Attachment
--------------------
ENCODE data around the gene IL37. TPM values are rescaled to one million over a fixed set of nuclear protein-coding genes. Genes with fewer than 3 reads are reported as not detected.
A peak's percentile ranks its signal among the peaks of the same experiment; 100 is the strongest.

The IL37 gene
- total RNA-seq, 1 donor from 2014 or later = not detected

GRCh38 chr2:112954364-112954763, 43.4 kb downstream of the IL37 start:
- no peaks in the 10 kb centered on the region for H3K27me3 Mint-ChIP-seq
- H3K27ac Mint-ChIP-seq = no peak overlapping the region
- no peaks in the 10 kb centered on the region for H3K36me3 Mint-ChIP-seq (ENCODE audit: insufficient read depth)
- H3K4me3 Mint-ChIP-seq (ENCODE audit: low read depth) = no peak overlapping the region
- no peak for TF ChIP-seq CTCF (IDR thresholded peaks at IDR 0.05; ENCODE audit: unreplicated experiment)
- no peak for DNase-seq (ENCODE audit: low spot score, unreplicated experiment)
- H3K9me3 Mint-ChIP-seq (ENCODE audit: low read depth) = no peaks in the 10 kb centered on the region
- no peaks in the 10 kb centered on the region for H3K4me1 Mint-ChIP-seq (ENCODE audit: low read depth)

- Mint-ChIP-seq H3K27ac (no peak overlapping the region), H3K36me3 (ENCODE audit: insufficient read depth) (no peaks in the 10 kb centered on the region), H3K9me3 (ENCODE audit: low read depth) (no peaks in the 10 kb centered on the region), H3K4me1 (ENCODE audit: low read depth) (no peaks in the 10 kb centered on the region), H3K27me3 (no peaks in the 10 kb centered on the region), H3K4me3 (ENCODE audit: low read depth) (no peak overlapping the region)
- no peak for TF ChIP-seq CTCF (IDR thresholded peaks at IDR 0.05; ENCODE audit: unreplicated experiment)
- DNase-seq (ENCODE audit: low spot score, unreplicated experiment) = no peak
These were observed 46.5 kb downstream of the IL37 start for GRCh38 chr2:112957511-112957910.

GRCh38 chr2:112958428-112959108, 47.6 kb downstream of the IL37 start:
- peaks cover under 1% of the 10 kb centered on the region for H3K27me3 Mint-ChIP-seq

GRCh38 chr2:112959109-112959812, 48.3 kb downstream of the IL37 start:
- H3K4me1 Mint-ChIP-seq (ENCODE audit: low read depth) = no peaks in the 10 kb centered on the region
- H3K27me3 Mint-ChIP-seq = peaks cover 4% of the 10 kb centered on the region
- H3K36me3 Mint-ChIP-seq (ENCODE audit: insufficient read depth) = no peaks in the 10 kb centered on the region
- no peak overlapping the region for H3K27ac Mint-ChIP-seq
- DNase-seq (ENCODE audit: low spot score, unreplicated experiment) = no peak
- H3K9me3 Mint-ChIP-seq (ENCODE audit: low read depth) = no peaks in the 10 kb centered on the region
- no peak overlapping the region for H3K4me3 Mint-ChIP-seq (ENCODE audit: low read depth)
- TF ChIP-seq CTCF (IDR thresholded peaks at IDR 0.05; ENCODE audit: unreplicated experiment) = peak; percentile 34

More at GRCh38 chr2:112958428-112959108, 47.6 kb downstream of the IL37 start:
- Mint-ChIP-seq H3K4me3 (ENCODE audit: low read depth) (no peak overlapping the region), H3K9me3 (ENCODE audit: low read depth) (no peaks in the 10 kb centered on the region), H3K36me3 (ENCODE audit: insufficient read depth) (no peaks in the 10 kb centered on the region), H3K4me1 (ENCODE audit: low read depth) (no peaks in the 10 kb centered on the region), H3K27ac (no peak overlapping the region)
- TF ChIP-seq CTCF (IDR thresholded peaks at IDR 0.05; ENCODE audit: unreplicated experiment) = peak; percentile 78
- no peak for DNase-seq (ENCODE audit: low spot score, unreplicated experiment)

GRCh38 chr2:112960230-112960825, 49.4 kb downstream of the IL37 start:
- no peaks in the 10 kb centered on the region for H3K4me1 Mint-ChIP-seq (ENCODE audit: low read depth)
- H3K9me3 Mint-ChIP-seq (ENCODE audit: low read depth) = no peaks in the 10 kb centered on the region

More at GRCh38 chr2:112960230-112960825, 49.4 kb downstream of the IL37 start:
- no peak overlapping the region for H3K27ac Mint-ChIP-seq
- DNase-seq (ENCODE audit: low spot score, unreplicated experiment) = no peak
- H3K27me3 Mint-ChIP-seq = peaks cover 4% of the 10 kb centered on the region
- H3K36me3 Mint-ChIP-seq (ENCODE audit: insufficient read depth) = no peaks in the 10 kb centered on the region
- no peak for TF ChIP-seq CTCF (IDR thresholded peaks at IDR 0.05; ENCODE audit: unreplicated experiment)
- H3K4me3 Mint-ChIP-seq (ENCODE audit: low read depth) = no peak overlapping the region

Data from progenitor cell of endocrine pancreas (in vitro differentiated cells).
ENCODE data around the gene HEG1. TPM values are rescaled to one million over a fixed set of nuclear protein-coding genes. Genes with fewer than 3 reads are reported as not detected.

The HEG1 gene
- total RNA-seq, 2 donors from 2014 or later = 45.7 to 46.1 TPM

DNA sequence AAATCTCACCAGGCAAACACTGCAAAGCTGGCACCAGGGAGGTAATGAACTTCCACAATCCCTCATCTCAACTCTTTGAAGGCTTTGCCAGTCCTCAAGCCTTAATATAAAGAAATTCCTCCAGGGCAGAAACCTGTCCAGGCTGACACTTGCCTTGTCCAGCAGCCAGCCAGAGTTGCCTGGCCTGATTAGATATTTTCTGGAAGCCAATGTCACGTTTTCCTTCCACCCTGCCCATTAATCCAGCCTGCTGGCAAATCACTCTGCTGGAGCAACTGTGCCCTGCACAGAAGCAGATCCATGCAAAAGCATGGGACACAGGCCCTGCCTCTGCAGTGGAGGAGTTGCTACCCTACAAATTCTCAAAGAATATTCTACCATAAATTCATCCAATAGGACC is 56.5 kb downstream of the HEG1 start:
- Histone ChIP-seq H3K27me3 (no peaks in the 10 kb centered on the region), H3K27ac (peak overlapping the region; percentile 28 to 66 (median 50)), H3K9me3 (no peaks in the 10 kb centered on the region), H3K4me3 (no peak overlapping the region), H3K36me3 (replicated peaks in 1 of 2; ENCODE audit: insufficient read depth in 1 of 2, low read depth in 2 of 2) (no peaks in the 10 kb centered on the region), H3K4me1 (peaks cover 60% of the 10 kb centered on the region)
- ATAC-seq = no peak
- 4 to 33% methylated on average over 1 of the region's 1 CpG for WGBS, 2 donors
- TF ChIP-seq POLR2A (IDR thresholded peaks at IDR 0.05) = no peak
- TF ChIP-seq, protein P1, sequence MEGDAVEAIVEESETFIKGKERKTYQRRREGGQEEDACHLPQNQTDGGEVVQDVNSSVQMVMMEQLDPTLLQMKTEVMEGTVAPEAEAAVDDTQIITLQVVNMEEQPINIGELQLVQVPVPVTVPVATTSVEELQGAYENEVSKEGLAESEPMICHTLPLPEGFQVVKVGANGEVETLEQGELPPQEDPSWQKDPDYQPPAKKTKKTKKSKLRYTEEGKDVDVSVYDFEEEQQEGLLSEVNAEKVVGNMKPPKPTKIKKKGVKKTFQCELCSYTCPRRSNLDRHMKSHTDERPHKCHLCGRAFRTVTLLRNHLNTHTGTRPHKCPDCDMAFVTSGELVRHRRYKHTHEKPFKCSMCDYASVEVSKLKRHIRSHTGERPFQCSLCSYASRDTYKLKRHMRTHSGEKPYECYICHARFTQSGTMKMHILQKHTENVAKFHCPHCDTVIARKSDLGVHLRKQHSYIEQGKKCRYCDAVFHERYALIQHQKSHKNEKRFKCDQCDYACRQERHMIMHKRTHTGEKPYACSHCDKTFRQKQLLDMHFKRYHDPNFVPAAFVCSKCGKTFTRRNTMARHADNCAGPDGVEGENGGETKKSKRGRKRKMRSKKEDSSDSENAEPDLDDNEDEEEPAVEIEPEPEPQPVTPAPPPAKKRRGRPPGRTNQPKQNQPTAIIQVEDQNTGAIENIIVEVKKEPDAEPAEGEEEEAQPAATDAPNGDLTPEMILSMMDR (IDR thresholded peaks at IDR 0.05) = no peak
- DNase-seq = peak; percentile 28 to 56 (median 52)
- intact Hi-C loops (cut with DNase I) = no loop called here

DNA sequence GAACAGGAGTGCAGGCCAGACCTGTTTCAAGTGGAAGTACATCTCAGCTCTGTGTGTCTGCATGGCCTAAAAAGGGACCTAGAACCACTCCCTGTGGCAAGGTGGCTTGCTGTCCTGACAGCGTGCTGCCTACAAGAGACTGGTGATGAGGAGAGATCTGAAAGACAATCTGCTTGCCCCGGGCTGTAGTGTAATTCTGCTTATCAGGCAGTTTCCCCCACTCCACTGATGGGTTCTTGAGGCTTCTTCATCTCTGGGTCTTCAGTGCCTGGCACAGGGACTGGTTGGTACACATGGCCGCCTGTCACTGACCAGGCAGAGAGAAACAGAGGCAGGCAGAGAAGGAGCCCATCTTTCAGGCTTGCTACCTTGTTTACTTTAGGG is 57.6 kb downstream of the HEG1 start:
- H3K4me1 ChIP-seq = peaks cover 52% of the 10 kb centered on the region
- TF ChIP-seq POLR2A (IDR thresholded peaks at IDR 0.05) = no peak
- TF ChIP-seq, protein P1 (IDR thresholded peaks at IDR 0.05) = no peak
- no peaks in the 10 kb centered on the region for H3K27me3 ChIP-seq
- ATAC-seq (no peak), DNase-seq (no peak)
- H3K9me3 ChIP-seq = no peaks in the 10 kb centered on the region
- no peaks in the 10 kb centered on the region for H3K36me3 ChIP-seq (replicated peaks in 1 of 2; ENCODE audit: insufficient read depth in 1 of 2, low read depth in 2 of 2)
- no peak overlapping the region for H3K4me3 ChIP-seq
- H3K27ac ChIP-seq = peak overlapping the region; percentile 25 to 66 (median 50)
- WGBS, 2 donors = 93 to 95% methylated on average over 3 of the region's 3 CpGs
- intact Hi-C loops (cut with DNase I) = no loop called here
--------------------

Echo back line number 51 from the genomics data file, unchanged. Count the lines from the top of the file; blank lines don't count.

- TF ChIP-seq POLR2A (IDR thresholded peaks at IDR 0.05) = no peak